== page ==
I started off gently on the bike and then the cross trainer, all seemed to be going well. So I thought I would try the rowing machine, managed one pull before having to get off, it might be some time until I get back on the Concept 2. The long road back to fitness might be slow and bumpy.
The gym I go to, the D-W Gym, must have one of the best views of any. Looking across St Brelade’s Bay to Pt Le Fret, the scene of some great sea kayaking in the past and hopefully in the future, once my leg has recovered.
The next waymark on my route a degree of normality will be when I manage to get in a kayak, that day may still be some time off, but you never know.

Gym
The view from the bike in the gym. There can’t be many gyms, which have such a stunning view.
Gym
Looking out from the gym. Pt Le Fret is the headland in the distance, where there is some superb paddling.
Winston Churchill Park
Looking across St Brelade’s Bay from the Winston Churchill Memorial Park, it was not an easy walk through the trees, I had to stop and rest 3 times.

MIT – Part 2

After a wet night and voracious insects we woke to a beautiful morning and a high tide, meaning we could launch without the problems we faced landing the previous day.  It was a real shock how far the tide went out.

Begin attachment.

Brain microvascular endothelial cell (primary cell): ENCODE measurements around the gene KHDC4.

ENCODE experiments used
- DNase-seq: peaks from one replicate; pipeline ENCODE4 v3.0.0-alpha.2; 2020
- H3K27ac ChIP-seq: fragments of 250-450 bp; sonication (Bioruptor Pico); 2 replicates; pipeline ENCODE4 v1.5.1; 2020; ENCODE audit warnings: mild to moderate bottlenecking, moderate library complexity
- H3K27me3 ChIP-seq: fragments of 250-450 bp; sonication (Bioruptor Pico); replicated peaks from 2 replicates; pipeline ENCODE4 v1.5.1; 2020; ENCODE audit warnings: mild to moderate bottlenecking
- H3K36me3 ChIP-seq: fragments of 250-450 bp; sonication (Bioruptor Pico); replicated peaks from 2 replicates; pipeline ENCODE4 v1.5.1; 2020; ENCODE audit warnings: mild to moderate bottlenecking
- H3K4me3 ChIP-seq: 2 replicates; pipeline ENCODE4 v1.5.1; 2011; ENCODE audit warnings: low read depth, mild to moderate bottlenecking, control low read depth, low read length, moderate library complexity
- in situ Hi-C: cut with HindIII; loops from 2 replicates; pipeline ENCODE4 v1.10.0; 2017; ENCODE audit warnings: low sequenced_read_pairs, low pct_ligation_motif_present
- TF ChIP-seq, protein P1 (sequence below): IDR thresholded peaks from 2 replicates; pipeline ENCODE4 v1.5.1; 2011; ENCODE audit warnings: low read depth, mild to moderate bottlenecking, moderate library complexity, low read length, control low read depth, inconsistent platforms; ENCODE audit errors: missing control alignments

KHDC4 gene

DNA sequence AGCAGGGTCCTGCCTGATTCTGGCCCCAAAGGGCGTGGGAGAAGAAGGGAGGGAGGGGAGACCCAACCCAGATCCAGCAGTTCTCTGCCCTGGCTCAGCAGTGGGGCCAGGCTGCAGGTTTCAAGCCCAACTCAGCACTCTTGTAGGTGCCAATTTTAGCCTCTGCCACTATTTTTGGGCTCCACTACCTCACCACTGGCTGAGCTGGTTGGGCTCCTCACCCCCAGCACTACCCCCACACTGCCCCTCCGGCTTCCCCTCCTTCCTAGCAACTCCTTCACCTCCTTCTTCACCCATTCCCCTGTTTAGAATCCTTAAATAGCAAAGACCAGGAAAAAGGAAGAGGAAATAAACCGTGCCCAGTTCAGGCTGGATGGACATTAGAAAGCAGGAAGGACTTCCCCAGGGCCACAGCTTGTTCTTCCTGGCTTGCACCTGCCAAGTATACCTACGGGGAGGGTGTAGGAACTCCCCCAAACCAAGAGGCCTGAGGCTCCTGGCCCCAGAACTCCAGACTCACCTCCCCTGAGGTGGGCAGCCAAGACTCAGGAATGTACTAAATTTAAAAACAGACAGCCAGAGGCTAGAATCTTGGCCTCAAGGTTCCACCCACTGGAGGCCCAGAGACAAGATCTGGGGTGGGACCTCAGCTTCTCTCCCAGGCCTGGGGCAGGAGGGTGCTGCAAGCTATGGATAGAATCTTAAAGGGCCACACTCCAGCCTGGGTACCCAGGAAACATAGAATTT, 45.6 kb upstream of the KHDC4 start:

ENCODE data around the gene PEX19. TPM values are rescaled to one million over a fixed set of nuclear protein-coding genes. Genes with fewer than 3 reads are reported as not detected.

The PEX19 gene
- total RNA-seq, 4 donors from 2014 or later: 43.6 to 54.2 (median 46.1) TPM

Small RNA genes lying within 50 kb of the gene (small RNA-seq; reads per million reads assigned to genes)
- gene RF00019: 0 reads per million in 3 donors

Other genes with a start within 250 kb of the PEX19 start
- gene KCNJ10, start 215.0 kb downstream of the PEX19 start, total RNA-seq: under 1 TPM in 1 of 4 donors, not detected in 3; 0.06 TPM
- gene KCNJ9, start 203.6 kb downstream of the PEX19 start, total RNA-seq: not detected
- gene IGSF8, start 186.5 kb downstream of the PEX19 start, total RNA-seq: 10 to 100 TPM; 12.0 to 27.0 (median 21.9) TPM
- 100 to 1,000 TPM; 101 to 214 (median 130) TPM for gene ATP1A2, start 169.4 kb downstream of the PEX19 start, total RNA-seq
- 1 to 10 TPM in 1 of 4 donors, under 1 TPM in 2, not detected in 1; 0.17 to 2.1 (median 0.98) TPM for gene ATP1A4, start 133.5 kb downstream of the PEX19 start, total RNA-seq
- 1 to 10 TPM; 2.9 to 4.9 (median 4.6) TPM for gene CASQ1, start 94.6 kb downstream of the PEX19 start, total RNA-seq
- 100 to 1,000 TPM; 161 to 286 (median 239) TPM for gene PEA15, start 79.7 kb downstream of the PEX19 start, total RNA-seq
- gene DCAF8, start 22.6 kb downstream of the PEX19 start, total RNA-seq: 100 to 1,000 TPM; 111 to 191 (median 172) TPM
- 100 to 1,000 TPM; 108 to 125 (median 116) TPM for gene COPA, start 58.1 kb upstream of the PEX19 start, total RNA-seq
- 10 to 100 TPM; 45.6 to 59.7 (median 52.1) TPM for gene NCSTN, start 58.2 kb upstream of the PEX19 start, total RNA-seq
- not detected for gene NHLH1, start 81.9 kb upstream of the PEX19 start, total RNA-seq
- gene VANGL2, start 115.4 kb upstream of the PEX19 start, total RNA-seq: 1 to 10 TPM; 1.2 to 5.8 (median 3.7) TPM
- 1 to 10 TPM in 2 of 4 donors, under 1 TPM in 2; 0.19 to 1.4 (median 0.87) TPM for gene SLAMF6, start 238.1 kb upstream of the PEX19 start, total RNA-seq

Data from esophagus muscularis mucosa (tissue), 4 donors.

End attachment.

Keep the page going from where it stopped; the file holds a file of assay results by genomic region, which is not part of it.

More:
We headed south from the bay before rounding Indian Point and heading into Sheepscot Bay, were we began to feel the swells rolling in from the south east.  There were a couple of areas, where boomers required attention with our route finding.  As we paddled north though the swells subsided and soon we were inside the shelter of Five Islands.
It was here that we really began to appreciate one of the pleasures of sea kayaking in Maine, stopping off for a lobster lunch and a glass of Allagash Blond before carrying onto the evenings campsite.  We stopped of at Five Island Lobster Co. and ate a delightful lunch on the outdoor terrace.
The afternoon paddle to Whittum Island, where we aimed to camp for the night, easily passed by, fueled by lobster and soon we were putting up the tent on our island home.  It was a great place to sit and watch the tides swirl as the Sheepscot River went through its daily cycle.  The most obvious other residents were the ospreys, so we maintained our distance from the area around their nest.